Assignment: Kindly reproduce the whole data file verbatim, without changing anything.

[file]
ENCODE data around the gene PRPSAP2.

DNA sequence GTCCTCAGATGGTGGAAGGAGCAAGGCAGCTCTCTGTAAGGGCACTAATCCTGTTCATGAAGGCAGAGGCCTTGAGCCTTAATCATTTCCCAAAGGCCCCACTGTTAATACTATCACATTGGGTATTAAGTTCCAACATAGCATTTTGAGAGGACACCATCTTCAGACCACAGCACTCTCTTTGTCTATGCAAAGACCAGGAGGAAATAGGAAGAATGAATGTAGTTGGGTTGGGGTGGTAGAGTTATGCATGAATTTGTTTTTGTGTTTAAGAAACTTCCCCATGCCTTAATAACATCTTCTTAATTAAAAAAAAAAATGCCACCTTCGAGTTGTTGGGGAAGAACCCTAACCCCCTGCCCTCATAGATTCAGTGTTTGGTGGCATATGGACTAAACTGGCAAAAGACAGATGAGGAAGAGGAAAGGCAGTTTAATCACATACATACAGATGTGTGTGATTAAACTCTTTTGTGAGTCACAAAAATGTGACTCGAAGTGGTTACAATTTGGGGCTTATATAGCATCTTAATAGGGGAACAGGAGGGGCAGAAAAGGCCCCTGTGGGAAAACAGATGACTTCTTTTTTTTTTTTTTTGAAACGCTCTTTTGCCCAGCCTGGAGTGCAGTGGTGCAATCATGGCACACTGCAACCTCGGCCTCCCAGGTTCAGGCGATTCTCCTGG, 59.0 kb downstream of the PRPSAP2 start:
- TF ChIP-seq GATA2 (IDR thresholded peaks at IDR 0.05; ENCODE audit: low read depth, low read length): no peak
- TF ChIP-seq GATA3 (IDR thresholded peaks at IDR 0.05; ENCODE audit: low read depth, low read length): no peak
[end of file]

ENCODE data around the gene PRPSAP2.

DNA sequence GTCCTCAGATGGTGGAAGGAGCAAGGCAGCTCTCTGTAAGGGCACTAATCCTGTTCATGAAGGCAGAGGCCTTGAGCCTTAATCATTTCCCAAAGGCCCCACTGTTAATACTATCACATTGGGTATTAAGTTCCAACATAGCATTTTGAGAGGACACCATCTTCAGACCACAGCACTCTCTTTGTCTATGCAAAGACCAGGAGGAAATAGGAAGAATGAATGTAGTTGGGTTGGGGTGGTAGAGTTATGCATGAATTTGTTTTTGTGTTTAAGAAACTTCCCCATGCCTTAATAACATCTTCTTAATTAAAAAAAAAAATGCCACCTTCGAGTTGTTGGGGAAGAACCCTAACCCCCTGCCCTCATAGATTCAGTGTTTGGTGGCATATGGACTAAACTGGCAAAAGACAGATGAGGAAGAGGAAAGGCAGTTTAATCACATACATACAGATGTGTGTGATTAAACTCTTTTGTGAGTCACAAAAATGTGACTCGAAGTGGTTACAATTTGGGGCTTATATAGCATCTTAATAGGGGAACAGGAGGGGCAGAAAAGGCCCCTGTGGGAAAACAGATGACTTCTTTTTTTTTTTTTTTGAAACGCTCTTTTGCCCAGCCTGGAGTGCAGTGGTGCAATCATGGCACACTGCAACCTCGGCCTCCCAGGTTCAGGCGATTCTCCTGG, 59.0 kb downstream of the PRPSAP2 start:
- TF ChIP-seq GATA2 (IDR thresholded peaks at IDR 0.05; ENCODE audit: low read depth, low read length): no peak
- TF ChIP-seq GATA3 (IDR thresholded peaks at IDR 0.05; ENCODE audit: low read depth, low read length): no peak